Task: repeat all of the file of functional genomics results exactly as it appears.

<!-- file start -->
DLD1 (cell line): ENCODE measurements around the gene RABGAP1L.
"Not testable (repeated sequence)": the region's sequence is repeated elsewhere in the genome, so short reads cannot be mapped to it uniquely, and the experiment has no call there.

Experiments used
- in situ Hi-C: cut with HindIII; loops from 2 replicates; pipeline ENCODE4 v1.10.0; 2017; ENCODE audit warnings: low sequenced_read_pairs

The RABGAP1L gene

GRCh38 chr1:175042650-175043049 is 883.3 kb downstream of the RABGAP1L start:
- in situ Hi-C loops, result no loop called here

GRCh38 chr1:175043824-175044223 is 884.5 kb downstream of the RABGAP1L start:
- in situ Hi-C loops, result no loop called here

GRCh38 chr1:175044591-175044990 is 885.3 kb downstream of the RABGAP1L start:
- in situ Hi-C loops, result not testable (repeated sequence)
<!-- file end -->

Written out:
DLD1 (cell line): ENCODE measurements around the gene RABGAP1L.
"Not testable (repeated sequence)": the region's sequence is repeated elsewhere in the genome, so short reads cannot be mapped to it uniquely, and the experiment has no call there.

Experiments used
- in situ Hi-C: cut with HindIII; loops from 2 replicates; pipeline ENCODE4 v1.10.0; 2017; ENCODE audit warnings: low sequenced_read_pairs

The RABGAP1L gene

GRCh38 chr1:175042650-175043049 is 883.3 kb downstream of the RABGAP1L start:
- in situ Hi-C loops, result no loop called here

GRCh38 chr1:175043824-175044223 is 884.5 kb downstream of the RABGAP1L start:
- in situ Hi-C loops, result no loop called here

GRCh38 chr1:175044591-175044990 is 885.3 kb downstream of the RABGAP1L start:
- in situ Hi-C loops, result not testable (repeated sequence)